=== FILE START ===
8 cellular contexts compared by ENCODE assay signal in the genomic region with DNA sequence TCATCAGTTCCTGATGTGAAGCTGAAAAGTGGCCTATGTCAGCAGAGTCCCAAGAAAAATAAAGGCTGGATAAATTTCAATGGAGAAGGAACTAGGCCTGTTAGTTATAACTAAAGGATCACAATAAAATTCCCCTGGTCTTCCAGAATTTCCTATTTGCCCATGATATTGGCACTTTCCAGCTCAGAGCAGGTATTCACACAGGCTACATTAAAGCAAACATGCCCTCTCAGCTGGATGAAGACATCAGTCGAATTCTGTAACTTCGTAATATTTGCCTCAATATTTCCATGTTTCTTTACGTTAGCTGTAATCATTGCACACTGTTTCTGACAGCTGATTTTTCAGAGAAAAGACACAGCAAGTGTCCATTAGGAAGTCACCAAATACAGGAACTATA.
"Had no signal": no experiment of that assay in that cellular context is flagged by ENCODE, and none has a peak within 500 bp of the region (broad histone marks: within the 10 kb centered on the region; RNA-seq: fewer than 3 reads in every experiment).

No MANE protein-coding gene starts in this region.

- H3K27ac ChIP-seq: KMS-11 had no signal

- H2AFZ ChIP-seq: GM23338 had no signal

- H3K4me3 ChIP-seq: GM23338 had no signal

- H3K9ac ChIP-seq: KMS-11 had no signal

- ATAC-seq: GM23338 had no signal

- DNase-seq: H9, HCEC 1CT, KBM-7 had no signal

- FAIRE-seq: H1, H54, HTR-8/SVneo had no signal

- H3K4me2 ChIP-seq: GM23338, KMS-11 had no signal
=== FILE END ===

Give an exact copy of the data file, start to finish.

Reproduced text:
8 cellular contexts compared by ENCODE assay signal in the genomic region with DNA sequence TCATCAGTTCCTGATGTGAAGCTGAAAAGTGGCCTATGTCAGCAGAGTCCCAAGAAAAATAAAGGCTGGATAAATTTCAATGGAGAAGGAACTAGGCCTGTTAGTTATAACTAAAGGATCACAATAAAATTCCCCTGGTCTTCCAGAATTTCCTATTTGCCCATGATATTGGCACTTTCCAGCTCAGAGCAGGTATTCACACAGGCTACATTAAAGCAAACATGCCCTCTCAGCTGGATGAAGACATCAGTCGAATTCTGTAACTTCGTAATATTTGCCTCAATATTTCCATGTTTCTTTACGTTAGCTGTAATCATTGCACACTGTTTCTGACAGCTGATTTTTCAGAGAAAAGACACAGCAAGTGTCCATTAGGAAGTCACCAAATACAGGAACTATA.
"Had no signal": no experiment of that assay in that cellular context is flagged by ENCODE, and none has a peak within 500 bp of the region (broad histone marks: within the 10 kb centered on the region; RNA-seq: fewer than 3 reads in every experiment).

No MANE protein-coding gene starts in this region.

- H3K27ac ChIP-seq: KMS-11 had no signal

- H2AFZ ChIP-seq: GM23338 had no signal

- H3K4me3 ChIP-seq: GM23338 had no signal

- H3K9ac ChIP-seq: KMS-11 had no signal

- ATAC-seq: GM23338 had no signal

- DNase-seq: H9, HCEC 1CT, KBM-7 had no signal

- FAIRE-seq: H1, H54, HTR-8/SVneo had no signal

- H3K4me2 ChIP-seq: GM23338, KMS-11 had no signal